On Houses and Homelands
Anna Dziapshipa’s Self-Portrait Along the Borderline (Avtoportreti zghvarze, 2023)

Referencing the famous work by Frida Kahlo, Anna Dziapshipa’s feature documentary Self-Portrait Along the Borderline reflects on a life divided between states. However, while Kahlo’s painting depicts the politically established partition between the US and Mexico, Dziapshipa is concerned with the more contested border (or non-border) delimiting Georgia and Abkhazia. While Georgia lays claim to Abkhazia as part of its sovereign territory, a number of nations recognize its independence and access to the region remains restricted. The child of a mixed Georgian-Abkhazian family, Dziapshipa is fixated on the idea of revisiting her family home, denied to her since the war of 1992 and 1993. Accordingly, the film is structured not only around her personal quest to gain access to this vessel of her childhood memories, but also as a reflection on how it is to live torn between two conflicting identities.

The film consciously avoids any historical or ideological analysis of the war, instead providing the bare minimum of essential information to give space to the human experience of its fallout. The director traces her own family history back to her grandfather, a successful Abkhaz footballer, and as such an erstwhile symbol of cultural integration. It was this grandfather who built the house intended to serve as a gathering space for generations to come but which instead has become inaccessible and abandoned. Without idealizing the years of Soviet coexistence, Dziapshipa moves on to the shift that took place in her generation, the war generation, and the growing sense of otherness and taboo that emerged during her childhood.

The first part of the film is constructed largely from archival footage, seamlessly blending newsreels, historical documentary, and personal family footage, dissolving the separation between private and public imagery, and consequently individual and collective history. The vintage images of Abkhazia duly evoke the idealized nostalgia of a disputed coastal resort region, while the voice-over undermines this picture postcard idyll.­ At times this takes the form of political announcements refuting the existence of Abkhazia as an autonomous entity or stigmatizing the Abkhaz people as enemies of the state, all juxtaposed with serene images of athletes displaying their unity or groups of well-to-do friends enjoying a fun day at the sea. The most shocking of these is a speech directed at school children, indoctrinating them against the Abkhaz and actively encouraging them to ostracize them. For the majority of the duration, however, the commentary is provided by Dziapshipa herself, with poetic and poignant reflections delivered in an impassive, matter-of-fact manner.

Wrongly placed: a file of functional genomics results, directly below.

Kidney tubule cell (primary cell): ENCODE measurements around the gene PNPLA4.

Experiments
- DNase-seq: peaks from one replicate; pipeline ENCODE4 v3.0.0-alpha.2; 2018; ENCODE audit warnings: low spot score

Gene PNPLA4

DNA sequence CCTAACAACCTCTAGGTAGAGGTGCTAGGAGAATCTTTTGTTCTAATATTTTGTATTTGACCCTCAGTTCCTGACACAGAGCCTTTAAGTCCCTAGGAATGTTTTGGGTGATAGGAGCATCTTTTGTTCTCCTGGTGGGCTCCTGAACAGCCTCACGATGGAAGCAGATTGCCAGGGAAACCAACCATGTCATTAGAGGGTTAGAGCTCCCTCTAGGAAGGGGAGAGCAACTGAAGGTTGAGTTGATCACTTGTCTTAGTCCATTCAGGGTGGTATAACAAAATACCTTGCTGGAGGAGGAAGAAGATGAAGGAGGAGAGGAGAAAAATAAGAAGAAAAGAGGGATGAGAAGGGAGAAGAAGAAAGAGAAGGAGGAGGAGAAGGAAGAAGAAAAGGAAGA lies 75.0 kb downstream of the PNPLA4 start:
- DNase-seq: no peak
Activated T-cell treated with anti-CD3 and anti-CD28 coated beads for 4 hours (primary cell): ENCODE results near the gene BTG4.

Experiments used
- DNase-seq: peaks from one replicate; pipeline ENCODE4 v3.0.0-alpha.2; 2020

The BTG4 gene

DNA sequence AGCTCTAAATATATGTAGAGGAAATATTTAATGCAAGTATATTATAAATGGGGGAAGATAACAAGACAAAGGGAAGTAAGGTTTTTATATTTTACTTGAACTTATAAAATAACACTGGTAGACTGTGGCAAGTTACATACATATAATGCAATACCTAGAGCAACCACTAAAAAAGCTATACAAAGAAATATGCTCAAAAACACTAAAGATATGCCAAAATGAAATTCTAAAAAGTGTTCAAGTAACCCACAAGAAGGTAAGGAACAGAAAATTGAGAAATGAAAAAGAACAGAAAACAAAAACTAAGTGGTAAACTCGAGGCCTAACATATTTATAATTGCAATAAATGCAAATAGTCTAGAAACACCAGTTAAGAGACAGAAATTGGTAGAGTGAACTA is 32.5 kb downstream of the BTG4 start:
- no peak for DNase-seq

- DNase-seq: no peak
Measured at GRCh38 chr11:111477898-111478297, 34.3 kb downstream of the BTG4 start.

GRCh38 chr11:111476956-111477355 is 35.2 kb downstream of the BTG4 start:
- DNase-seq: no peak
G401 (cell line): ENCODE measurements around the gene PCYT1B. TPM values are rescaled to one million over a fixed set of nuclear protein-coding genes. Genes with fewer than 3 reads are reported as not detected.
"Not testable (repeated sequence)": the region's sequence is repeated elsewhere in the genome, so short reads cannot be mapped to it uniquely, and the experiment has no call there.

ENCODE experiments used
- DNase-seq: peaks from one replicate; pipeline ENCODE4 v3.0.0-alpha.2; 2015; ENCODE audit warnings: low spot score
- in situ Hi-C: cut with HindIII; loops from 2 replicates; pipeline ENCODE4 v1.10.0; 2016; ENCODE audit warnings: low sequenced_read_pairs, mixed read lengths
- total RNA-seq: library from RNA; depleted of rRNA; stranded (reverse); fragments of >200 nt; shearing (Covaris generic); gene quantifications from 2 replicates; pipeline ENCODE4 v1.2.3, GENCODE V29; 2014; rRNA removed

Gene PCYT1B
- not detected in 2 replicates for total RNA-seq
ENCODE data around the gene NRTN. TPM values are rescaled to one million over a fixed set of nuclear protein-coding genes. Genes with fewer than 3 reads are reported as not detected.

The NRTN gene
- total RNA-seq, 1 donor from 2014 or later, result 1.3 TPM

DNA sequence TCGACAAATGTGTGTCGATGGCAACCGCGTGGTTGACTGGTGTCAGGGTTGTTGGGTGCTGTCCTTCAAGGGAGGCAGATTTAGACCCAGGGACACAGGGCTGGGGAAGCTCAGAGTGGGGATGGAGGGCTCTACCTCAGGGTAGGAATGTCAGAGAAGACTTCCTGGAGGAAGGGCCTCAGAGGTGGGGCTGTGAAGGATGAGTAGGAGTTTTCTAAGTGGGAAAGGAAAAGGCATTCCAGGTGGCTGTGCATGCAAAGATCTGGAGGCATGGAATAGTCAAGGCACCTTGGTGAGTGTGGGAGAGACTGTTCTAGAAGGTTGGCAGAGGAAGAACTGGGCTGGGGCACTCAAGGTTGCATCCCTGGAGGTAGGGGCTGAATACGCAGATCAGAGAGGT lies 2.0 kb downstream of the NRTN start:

The most creative use of archival materials is found in the recurring appearance of a nature documentary about spiders. The narration discusses arachnids’ migration patterns and their capacity for adapting to new environments, their webs not only providing housing but also serving as a weapon for hunting. It’s an interesting framework for discussing forced migration and the simultaneous fragility and resilience of concepts of home. What is even more interesting is the fact that the documentary itself was fabricated by Dziapshipa, drawing on a scientific book to create a script to put over old stock footage. Combined with the already ambiguous sources – and therefore equally ambiguous implications – of the other images used, this creates a sub-text that forces viewers to go beyond the surface meaning of the content they are presented with, questioning the intentions of those who originally created the images and reconsidering what those same images actually convey.

The second half shifts from the past back to the present day, with a concomitant change from the largely black and white archives to purpose shot footage in color. Having succeeded in gaining access to Abkhazia, the director looks around to compare the landscape in front of her with the images she’s been presented with up until that point. This paradise lost is shown as somehow stuck in time, a faded beauty duly shot with sepia-like orange hues. It isn’t depicted as war-torn or dilapidated, but there is a certain uncanniness to the atmosphere. This is particularly well captured in a scene of an opera singer accompanied by a pianist in an ageing theater, which has something of the unsettling beauty of a David Lynch film.

Ultimately, after a long struggle to find its exact geographic location, Dziapshipa manages to gain access to her house, which is as hauntingly abandoned as you would expect. Dusty and filled with cobwebs, it’s hard to picture it ever teeming with life as the epicenter of extended family gatherings. Only few traces remain that testify to any personal inhabitation of the space. The film ends somewhat abruptly, this mission having been fulfilled, and while it comes as something of a dramaturgical shock given the rhythmic flow of the rest of the narrative, it nevertheless feels fitting. After all, fragmented identities are not easily pieced back together through gestures, no matter how symbolic, and re-claimed spaces are not automatically revived. Abkhazia remains in limbo, as does this house.